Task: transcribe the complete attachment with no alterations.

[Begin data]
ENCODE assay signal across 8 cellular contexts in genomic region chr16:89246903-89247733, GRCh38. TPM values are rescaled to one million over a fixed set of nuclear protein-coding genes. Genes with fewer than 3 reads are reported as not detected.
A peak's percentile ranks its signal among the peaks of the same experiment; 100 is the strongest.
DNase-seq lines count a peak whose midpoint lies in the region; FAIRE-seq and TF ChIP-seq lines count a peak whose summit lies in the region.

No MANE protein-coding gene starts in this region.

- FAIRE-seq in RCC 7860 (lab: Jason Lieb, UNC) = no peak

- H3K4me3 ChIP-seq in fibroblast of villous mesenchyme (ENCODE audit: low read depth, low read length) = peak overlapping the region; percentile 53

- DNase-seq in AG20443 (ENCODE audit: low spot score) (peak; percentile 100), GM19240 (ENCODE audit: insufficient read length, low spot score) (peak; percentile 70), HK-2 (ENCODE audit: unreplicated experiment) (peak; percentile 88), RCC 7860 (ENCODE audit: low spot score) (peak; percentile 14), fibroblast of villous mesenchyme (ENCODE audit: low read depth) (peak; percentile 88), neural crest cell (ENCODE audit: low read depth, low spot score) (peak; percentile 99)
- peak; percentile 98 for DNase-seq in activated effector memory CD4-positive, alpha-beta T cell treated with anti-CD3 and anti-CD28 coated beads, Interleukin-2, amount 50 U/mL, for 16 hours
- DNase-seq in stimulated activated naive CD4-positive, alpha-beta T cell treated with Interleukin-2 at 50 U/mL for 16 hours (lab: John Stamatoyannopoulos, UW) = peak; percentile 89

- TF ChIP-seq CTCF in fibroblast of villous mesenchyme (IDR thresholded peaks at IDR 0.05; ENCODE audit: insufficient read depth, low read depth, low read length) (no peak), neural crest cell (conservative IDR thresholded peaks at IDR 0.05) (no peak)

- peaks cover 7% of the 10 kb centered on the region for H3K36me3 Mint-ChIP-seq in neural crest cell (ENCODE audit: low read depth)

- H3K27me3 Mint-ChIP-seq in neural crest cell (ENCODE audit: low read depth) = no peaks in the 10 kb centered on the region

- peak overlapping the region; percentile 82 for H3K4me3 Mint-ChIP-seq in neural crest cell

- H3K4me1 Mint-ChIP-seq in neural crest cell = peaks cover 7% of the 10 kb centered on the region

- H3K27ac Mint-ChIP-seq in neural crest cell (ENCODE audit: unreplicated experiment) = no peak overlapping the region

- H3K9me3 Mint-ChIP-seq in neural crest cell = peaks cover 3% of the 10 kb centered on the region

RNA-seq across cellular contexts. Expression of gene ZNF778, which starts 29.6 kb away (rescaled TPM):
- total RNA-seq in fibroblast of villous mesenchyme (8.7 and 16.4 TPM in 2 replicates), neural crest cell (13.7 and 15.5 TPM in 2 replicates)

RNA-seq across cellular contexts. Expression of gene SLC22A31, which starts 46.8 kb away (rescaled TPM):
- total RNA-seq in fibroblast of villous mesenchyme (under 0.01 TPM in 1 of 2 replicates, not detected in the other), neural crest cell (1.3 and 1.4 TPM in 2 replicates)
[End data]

ENCODE assay signal across 8 cellular contexts in genomic region chr16:89246903-89247733, GRCh38. TPM values are rescaled to one million over a fixed set of nuclear protein-coding genes. Genes with fewer than 3 reads are reported as not detected.
A peak's percentile ranks its signal among the peaks of the same experiment; 100 is the strongest.
DNase-seq lines count a peak whose midpoint lies in the region; FAIRE-seq and TF ChIP-seq lines count a peak whose summit lies in the region.

No MANE protein-coding gene starts in this region.

- FAIRE-seq in RCC 7860 (lab: Jason Lieb, UNC) = no peak

- H3K4me3 ChIP-seq in fibroblast of villous mesenchyme (ENCODE audit: low read depth, low read length) = peak overlapping the region; percentile 53

- DNase-seq in AG20443 (ENCODE audit: low spot score) (peak; percentile 100), GM19240 (ENCODE audit: insufficient read length, low spot score) (peak; percentile 70), HK-2 (ENCODE audit: unreplicated experiment) (peak; percentile 88), RCC 7860 (ENCODE audit: low spot score) (peak; percentile 14), fibroblast of villous mesenchyme (ENCODE audit: low read depth) (peak; percentile 88), neural crest cell (ENCODE audit: low read depth, low spot score) (peak; percentile 99)
- peak; percentile 98 for DNase-seq in activated effector memory CD4-positive, alpha-beta T cell treated with anti-CD3 and anti-CD28 coated beads, Interleukin-2, amount 50 U/mL, for 16 hours
- DNase-seq in stimulated activated naive CD4-positive, alpha-beta T cell treated with Interleukin-2 at 50 U/mL for 16 hours (lab: John Stamatoyannopoulos, UW) = peak; percentile 89

- TF ChIP-seq CTCF in fibroblast of villous mesenchyme (IDR thresholded peaks at IDR 0.05; ENCODE audit: insufficient read depth, low read depth, low read length) (no peak), neural crest cell (conservative IDR thresholded peaks at IDR 0.05) (no peak)

- peaks cover 7% of the 10 kb centered on the region for H3K36me3 Mint-ChIP-seq in neural crest cell (ENCODE audit: low read depth)

- H3K27me3 Mint-ChIP-seq in neural crest cell (ENCODE audit: low read depth) = no peaks in the 10 kb centered on the region

- peak overlapping the region; percentile 82 for H3K4me3 Mint-ChIP-seq in neural crest cell

- H3K4me1 Mint-ChIP-seq in neural crest cell = peaks cover 7% of the 10 kb centered on the region

- H3K27ac Mint-ChIP-seq in neural crest cell (ENCODE audit: unreplicated experiment) = no peak overlapping the region

- H3K9me3 Mint-ChIP-seq in neural crest cell = peaks cover 3% of the 10 kb centered on the region

RNA-seq across cellular contexts. Expression of gene ZNF778, which starts 29.6 kb away (rescaled TPM):
- total RNA-seq in fibroblast of villous mesenchyme (8.7 and 16.4 TPM in 2 replicates), neural crest cell (13.7 and 15.5 TPM in 2 replicates)

RNA-seq across cellular contexts. Expression of gene SLC22A31, which starts 46.8 kb away (rescaled TPM):
- total RNA-seq in fibroblast of villous mesenchyme (under 0.01 TPM in 1 of 2 replicates, not detected in the other), neural crest cell (1.3 and 1.4 TPM in 2 replicates)